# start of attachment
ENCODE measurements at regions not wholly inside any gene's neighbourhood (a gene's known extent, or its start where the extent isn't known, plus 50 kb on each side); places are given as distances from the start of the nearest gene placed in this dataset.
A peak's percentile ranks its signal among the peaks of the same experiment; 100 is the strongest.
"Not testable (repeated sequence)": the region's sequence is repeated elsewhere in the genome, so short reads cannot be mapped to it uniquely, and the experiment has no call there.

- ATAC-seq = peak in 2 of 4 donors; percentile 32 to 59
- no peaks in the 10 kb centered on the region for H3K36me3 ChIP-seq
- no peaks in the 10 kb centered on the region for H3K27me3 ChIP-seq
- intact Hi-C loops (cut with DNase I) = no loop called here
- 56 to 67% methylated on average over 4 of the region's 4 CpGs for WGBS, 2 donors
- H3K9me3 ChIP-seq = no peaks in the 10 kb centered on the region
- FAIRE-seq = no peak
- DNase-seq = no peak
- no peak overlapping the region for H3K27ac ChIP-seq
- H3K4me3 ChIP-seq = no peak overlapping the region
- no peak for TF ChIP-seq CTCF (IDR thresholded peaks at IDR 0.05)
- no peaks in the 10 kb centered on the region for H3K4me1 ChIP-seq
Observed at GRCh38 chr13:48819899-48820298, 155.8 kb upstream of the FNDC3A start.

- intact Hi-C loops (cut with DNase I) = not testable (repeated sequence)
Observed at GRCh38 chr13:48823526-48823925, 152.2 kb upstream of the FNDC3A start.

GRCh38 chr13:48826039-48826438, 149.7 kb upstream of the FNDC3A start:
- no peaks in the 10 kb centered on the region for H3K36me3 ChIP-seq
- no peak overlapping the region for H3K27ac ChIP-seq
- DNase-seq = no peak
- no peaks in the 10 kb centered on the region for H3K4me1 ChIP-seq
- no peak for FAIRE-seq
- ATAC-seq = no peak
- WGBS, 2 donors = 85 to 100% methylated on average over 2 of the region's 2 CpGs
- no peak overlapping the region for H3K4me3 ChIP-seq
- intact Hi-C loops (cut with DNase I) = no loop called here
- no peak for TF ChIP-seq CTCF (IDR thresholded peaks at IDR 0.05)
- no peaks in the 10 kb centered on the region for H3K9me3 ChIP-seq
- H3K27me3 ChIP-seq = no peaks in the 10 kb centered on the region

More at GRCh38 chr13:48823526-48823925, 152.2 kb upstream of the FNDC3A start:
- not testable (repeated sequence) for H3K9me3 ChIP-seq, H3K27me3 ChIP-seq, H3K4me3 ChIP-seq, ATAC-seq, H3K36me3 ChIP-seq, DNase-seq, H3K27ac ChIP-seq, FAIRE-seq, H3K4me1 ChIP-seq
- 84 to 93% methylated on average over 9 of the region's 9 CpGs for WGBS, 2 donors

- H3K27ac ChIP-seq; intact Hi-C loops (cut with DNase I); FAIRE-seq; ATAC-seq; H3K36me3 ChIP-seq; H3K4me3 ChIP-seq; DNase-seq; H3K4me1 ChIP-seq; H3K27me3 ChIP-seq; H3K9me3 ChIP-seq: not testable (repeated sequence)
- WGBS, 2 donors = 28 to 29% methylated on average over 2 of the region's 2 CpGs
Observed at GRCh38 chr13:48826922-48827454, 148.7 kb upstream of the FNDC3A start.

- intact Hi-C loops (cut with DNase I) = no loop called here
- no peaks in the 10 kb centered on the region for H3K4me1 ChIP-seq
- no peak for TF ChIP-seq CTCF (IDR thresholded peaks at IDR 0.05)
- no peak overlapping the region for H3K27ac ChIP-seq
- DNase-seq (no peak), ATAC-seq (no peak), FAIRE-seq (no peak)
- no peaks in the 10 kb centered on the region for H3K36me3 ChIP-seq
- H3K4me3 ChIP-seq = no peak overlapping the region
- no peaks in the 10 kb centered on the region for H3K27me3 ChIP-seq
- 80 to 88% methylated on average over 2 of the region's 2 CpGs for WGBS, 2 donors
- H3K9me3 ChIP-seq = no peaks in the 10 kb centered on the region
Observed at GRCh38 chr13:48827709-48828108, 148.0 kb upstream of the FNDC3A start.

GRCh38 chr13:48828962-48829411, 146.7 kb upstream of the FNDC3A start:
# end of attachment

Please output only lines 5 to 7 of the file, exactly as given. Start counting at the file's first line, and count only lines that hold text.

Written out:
- no peaks in the 10 kb centered on the region for H3K36me3 ChIP-seq
- no peaks in the 10 kb centered on the region for H3K27me3 ChIP-seq
- intact Hi-C loops (cut with DNase I) = no loop called here